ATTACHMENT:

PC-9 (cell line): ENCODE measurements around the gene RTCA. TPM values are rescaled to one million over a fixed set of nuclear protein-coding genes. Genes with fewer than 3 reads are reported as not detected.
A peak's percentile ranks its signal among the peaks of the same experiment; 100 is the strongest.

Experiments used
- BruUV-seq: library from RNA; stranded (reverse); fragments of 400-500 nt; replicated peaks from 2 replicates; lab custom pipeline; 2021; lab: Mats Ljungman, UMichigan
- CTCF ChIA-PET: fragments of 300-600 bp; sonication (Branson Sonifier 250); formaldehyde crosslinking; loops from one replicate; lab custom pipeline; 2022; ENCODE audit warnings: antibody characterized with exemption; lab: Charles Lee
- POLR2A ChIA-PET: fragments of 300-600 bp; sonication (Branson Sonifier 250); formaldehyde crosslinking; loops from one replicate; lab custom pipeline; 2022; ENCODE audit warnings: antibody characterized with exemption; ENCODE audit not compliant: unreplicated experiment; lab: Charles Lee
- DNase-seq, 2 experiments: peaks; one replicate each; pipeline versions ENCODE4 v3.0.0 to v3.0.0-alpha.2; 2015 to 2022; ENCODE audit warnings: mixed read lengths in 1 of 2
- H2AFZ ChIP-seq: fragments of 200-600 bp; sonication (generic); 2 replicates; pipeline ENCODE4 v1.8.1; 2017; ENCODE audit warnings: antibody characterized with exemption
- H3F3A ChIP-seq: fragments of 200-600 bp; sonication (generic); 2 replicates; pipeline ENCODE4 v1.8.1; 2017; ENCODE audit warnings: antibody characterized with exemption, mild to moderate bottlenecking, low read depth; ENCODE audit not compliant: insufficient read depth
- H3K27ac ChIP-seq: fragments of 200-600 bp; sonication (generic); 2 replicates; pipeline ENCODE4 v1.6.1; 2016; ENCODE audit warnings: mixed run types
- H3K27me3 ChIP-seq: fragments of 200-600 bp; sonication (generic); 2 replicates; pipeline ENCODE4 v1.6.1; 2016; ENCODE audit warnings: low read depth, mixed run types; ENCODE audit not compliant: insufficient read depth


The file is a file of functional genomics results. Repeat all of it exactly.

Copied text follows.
PC-9 (cell line): ENCODE measurements around the gene RTCA. TPM values are rescaled to one million over a fixed set of nuclear protein-coding genes. Genes with fewer than 3 reads are reported as not detected.
A peak's percentile ranks its signal among the peaks of the same experiment; 100 is the strongest.

Experiments used
- BruUV-seq: library from RNA; stranded (reverse); fragments of 400-500 nt; replicated peaks from 2 replicates; lab custom pipeline; 2021; lab: Mats Ljungman, UMichigan
- CTCF ChIA-PET: fragments of 300-600 bp; sonication (Branson Sonifier 250); formaldehyde crosslinking; loops from one replicate; lab custom pipeline; 2022; ENCODE audit warnings: antibody characterized with exemption; lab: Charles Lee
- POLR2A ChIA-PET: fragments of 300-600 bp; sonication (Branson Sonifier 250); formaldehyde crosslinking; loops from one replicate; lab custom pipeline; 2022; ENCODE audit warnings: antibody characterized with exemption; ENCODE audit not compliant: unreplicated experiment; lab: Charles Lee
- DNase-seq, 2 experiments: peaks; one replicate each; pipeline versions ENCODE4 v3.0.0 to v3.0.0-alpha.2; 2015 to 2022; ENCODE audit warnings: mixed read lengths in 1 of 2
- H2AFZ ChIP-seq: fragments of 200-600 bp; sonication (generic); 2 replicates; pipeline ENCODE4 v1.8.1; 2017; ENCODE audit warnings: antibody characterized with exemption
- H3F3A ChIP-seq: fragments of 200-600 bp; sonication (generic); 2 replicates; pipeline ENCODE4 v1.8.1; 2017; ENCODE audit warnings: antibody characterized with exemption, mild to moderate bottlenecking, low read depth; ENCODE audit not compliant: insufficient read depth
- H3K27ac ChIP-seq: fragments of 200-600 bp; sonication (generic); 2 replicates; pipeline ENCODE4 v1.6.1; 2016; ENCODE audit warnings: mixed run types
- H3K27me3 ChIP-seq: fragments of 200-600 bp; sonication (generic); 2 replicates; pipeline ENCODE4 v1.6.1; 2016; ENCODE audit warnings: low read depth, mixed run types; ENCODE audit not compliant: insufficient read depth